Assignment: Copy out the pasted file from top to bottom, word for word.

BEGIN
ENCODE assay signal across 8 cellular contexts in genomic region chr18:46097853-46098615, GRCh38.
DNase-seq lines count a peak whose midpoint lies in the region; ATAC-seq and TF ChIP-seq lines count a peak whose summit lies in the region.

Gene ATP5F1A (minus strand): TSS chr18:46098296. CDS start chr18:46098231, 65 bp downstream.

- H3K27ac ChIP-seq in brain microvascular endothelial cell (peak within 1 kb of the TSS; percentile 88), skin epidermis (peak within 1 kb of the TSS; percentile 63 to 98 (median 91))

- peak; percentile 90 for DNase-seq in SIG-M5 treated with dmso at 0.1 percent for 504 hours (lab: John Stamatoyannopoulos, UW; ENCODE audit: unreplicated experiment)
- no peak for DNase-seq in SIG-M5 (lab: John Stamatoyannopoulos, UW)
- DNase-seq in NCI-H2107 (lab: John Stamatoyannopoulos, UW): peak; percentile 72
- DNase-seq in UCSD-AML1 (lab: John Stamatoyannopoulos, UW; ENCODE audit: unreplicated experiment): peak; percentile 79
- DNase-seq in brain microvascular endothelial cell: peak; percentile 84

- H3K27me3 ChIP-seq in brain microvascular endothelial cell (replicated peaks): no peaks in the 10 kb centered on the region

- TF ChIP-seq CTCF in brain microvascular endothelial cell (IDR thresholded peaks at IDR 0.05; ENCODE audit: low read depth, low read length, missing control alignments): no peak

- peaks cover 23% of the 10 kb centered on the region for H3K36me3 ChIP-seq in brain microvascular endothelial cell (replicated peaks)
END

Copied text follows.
ENCODE assay signal across 8 cellular contexts in genomic region chr18:46097853-46098615, GRCh38.
DNase-seq lines count a peak whose midpoint lies in the region; ATAC-seq and TF ChIP-seq lines count a peak whose summit lies in the region.

Gene ATP5F1A (minus strand): TSS chr18:46098296. CDS start chr18:46098231, 65 bp downstream.

- H3K27ac ChIP-seq in brain microvascular endothelial cell (peak within 1 kb of the TSS; percentile 88), skin epidermis (peak within 1 kb of the TSS; percentile 63 to 98 (median 91))

- peak; percentile 90 for DNase-seq in SIG-M5 treated with dmso at 0.1 percent for 504 hours (lab: John Stamatoyannopoulos, UW; ENCODE audit: unreplicated experiment)
- no peak for DNase-seq in SIG-M5 (lab: John Stamatoyannopoulos, UW)
- DNase-seq in NCI-H2107 (lab: John Stamatoyannopoulos, UW): peak; percentile 72
- DNase-seq in UCSD-AML1 (lab: John Stamatoyannopoulos, UW; ENCODE audit: unreplicated experiment): peak; percentile 79
- DNase-seq in brain microvascular endothelial cell: peak; percentile 84

- H3K27me3 ChIP-seq in brain microvascular endothelial cell (replicated peaks): no peaks in the 10 kb centered on the region

- TF ChIP-seq CTCF in brain microvascular endothelial cell (IDR thresholded peaks at IDR 0.05; ENCODE audit: low read depth, low read length, missing control alignments): no peak

- peaks cover 23% of the 10 kb centered on the region for H3K36me3 ChIP-seq in brain microvascular endothelial cell (replicated peaks)